This paper explores the promises and limits of technical and vocational educational programs in addressing the obstacles faced by Pakistani workers in the Persian Gulf. The paper argues that racial ideologies have played a lasting role in shaping the mutual construction of skills, nationality, and race in the Gulf – ideologies that translate into entire immigration and bureaucratic structures. Providing empirical materials drawn from fieldwork in Pakistan, the paper demonstrates how individuals and the Pakistani state attempt – and fail – to transcend racialized structures of limited inclusion and opportunity in the Gulf. The vast majority of Pakistani workers in the Gulf are single male migrant workers who populate jobs in the lower tiers of the labor market. The Pakistani state promotes technical education as a means to bridge the divide between the educated and uneducated, the elite and the masses, the global supply and demand for “unskilled” workers. The paper central focus is on the paradox of how multiple actors (the state, transnational labor recruiters, technical training facilities, civil society etc) promote technical education as a means to create the “perfect” Pakistani migrant amidst ambivalent demands that this labor needs to be more skilled, yet also still willing to endure economic and social precarity. Even when migrants do possess the requisite skills, immigration and bureaucratic structures in the Gulf continue to devalue Pakistani labor. The paper shows how the Pakistani state actively participates in these racial structures by sending migrants abroad to work and promoting labor migration as a key development strategy for the domestic economy. Through this case I attempt to shed light on some timeless questions: What power do states and individuals have to navigate a global labor landscape where racial categories are essential for hierarchically organizing and valuing bodies for the global market? How does a labor sending country like Pakistan maintain its position as a provider of cheap labor while at the same time maintaining its ostensible commitment to modernization, development, and progress? How does technical education become a site on which the promises of laboring “freely” for the global economy is taught and valorized while simultaneously attenuated and subverted?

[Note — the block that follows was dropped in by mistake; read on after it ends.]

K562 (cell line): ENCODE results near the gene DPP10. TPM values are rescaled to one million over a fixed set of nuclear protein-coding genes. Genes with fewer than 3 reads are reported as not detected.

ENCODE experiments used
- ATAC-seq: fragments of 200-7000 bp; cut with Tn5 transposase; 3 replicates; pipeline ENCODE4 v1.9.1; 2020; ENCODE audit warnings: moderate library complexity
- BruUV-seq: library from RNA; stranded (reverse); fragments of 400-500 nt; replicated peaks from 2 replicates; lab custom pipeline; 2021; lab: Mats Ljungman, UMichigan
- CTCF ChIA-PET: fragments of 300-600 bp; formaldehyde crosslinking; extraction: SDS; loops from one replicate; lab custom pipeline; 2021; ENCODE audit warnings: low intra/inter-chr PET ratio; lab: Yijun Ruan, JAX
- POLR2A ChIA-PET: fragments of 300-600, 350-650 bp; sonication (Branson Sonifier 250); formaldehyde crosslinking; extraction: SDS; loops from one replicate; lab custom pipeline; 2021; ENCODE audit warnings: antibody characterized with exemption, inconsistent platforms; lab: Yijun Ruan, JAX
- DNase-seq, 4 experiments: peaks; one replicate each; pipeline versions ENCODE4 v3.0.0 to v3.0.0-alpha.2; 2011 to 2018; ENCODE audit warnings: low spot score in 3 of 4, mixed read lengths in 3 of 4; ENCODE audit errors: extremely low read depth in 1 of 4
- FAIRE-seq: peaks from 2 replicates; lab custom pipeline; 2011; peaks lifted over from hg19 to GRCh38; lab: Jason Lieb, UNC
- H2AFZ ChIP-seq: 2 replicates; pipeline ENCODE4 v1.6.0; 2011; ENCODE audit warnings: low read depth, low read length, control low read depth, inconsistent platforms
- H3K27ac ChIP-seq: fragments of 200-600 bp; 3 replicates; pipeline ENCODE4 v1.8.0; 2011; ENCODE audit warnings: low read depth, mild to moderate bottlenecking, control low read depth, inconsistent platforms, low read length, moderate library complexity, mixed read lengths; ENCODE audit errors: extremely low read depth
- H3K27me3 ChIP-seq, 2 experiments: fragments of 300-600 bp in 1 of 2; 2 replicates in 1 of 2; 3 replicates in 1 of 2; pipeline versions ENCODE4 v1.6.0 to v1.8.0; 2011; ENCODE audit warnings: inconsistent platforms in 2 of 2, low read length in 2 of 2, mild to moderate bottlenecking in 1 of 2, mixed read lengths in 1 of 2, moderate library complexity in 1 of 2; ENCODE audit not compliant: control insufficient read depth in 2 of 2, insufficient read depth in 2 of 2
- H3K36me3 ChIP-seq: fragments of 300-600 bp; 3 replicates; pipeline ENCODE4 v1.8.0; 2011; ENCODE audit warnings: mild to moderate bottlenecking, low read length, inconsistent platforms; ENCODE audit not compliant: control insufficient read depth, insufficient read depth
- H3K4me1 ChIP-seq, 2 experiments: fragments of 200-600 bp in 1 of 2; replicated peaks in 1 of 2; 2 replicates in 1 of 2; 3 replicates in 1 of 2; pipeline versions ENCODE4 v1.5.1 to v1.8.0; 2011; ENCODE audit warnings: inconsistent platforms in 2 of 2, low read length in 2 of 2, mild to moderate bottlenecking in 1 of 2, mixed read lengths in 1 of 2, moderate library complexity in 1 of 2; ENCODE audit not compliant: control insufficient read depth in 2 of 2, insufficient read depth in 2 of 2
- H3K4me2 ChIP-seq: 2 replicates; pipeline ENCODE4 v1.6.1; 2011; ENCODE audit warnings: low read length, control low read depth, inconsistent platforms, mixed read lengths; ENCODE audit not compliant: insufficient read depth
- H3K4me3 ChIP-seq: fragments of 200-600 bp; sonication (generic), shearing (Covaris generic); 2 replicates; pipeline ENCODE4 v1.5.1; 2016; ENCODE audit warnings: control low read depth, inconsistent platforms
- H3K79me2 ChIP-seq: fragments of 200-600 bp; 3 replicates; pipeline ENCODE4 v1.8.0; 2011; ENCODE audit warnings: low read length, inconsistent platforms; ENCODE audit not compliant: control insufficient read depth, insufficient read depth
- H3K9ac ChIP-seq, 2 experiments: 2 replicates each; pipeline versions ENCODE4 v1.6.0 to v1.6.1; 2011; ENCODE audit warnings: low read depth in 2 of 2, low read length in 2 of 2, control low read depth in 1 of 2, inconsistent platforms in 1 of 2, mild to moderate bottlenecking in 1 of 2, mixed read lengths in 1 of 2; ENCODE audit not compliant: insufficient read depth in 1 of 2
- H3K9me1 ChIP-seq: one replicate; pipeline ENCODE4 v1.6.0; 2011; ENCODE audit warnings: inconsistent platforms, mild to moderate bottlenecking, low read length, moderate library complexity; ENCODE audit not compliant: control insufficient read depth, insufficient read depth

Between the mid-1930s and the early 1960s, Jewish men and women in North African countries, especially in Egypt and Morocco, excelled in the game of basketball. Jewish teams won national titles, and in Egypt, Jewish players were even over-represented in the national team. The Jewish press in those countries covered the success of Jewish players with much enthusiasm and pride. While Jews did play soccer in these countries, there is no evidence of comparable success or level of excitement about this sport. However, shortly after the mass immigration to Israel, this pattern has been reversed – especially among the second generation. As early as 1966, second-generation Mizrahi immigrants were overrepresented among soccer players and extremely under-represented among basketball players. A 1969 survey revealed disproportional interest in soccer among second-generation North African Jews. While soccer has been certainly the most popular sport among Jewish Israelis of various origins since then, the gap between interest in soccer and basketball is especially pronounced among Mizrahi Jews, a pattern that contradicts the popularity of basketball among Jewish communities in their country of origin. The paper relies on the press, archival research, and statistical analysis of a series of public opinion polls conducted between 1969 to 2021 to argue that this inversion is related to the differential class orientation of soccer and basketball. Throughout the Mediterranean, basketball has developed as a game associated with a Europhilic middle-upper class, as opposed to soccer which has been much more inclusive class-wise. The generational transition of North African Jews from basketball to soccer has represented their downward class mobility following their immigration to Israel. North African immigrants who arrived in Israel’s big cities in the 1950s and 1960s were over-proportionally located in the less affluent parts of these cities, and therefore their social contact with the Ashkenazi population was over-proportionally with the working-class, a factor that might have affected their leisure opportunities, which led to the development of a different sport habitus and taste than the first generation.